ERA 2006: Surging Baltic carriers manage big growth in small markets

 - September 13, 2006, 4:55 AM

Free trade, reorientation toward the West and tourism have all contributed to the fast development of air traffic in the Baltics. The three Baltic States– Lithuania, Latvia and Estonia–rank among the smallest European nations, but each boasts unique historic sites and landscapes appreciated by tourists, a long tradition in trade and crafts and a skilled workforce. As a result, a high rate of foreign investment to the “Baltic Tiger States,” as some call them, has brightened the outlook considerably for a region whose economies suffocated under Soviet rule until 1991.

Served exclusively by Aeroflot until they achieved their independence, the Baltics began the 1990s with no air transport industry of their own. They have since turned to the West for economic development and all three joined the European Union in 2004. Today, fuel-efficient Western airplanes fly in place of Soviet-era machines and sophisticated business processes have replaced the rigid, opaque practices of old.

The region’s oldest ERA member, airBaltic, hails from Riga Airport in Latvia. Jointly owned by the Latvian state (52.6 percent) and SAS Scandinavian Airlines (47.2 percent), the company started service in 1995 and has seen passenger traffic explode from 249,000 in 2001 to 1,036,300 in 2005. The increase between 2004 and 2005 amounted to a staggering 76 percent, the best performance of any ERA member airline and far above the ERA average of 6.3 percent. During the first half of this year, airBaltic carried 635,000 passengers, 44 percent more than during the first half of last year.

AirBaltic considers itself a regional airline, but its sphere of influence has grown beyond the Baltics following its rapid expansion. In fact, as its country’s largest airline, it has become the de facto flag carrier of Latvia. In addition to its base at Riga, where it controls 41 percent of all traffic, airBaltic also offers direct flights from Vilnius in neighboring Lithuania. The airline serves some 30 destinations–eight in the former Soviet Union and the rest in Western Europe. It employs 710 people and operates a fleet of nine 50-seat Fokker 50 turboprops, seven Boeing 737-500s with 120 seats each, and a leased McDonnell Douglas MD-80. It plans to acquire another four 737s.

Baltic Maintenance and the Lithuanian airline FlyLAL along with airBaltic’s own shop maintain the aircraft up to C Checks. AirBaltic attracts passengers departing from European airports with bargain-price tickets, and also uses promotional techniques in its home market. For example, it sells more than half of its tickets through the Internet.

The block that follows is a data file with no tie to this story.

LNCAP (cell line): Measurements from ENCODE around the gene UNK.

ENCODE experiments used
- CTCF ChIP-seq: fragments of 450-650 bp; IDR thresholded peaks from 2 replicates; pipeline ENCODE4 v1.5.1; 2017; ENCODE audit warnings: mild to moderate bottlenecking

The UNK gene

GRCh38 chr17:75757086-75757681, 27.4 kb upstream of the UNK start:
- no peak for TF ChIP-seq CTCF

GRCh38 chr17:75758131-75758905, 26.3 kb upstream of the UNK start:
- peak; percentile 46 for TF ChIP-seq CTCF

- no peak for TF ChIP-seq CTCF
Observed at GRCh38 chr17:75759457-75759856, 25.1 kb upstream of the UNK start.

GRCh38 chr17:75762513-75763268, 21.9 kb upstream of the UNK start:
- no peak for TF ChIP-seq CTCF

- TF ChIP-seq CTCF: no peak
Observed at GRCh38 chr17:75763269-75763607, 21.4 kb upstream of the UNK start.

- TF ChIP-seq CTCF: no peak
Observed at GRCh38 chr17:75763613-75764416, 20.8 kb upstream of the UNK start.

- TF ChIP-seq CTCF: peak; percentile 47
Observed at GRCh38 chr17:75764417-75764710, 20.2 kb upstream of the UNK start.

The company posted a loss of €1.88 million ($2.39 million) due to fleet restructuring costs last year. Without such extraordinary costs due to the retirement of old aircraft, it would have made a net profit of €2.07 million ($2.64 million), according to Bertolt Flick, CEO of airBaltic since 2002. For the first half of this year, the airline says it has made a profit of €1.4 million ($1.78 million).  

The per-capita gross national product of Latvia grew from $2,270 in 1995 to $6,559 in 2005. While the GNPs of Latvia and the other two Baltic states– $6,853 for Lithuania and $9,112 for Estonia–remain far below the more than $42,000 of nearby Sweden, the countries’ growth is unequaled in Western Europe. The situation has bred the likes of thriving upstarts Amber Air and Danu Oro in Lithuania and Aero Airlines in Estonia.

Lithuania, the largest of the three Baltic states with a population of 3.5 million, has three airlines offering scheduled services, mainly from the capital city, Vilnius. Swedish low-cost airline FlyMe and local investors own flag carrier Lithuanian Airlines, operating as FlyLAL. It operates a fleet of five Boeing 737s and five Saab 2000s for regional services. Newcomer Danu Oro works jointly with DAT Danish Air Transport and flies a Saab 340A and three ATR 42-300s taken from Air Lithuania, which ceased operations last November. Amber Air remains a modest operation for the time being with just two Saab 340Bs. It offers scheduled services between the airfields of Klaipeda and Palanga in Lithuania, and Hamburg, Germany.

In Estonia, national airline Estonian Air operates five Boeing 737s, while Aero Airlines offers scheduled regional services with eight ATR 72s. Aero links the three major Baltic airports of Tallinn, Vilnius and Riga with each other and with destinations in Scandinavia. The company’s ownership structure includes a 49-percent stake held by Finnair, which enjoys a steady diet of Aero’s feeder traffic at its Helsinki hub, just across the Gulf of Finland.

Meanwhile, all the airline growth has tested the capacity of the region’s airports. For example, Tallinn’s 1.4 million passengers last year yielded a year-over-year growth rate of 40.5 percent. Vilnius saw 1.28 million passengers in 2005, while Riga processed 1.9 million. The latter now links 27 countries, but still hosts no intercontinental flights. Riga Airport launched an infrastructure upgrade program that will raise its capacity to 10 million passengers a year.

While the Baltic states offer exceptional opportunities, they by no means guarantee success. Quite a few regionals have fallen out of the market, but the remaining operators seem to have done their homework. All have achieved significant progress in marketing techniques and apply modern management methods, often acquired from their Western co-owners. Internet ticket sales have become commonplace, and all have disposed of their antiquated Soviet aircraft. Propeller aircraft, including the Saab 340 and 2000, ATR 42 and 72 and Fokker 50, dominate the Baltic regional scene and, with today’s high fuel costs, airline managers seem in no hurry to introduce regional jets.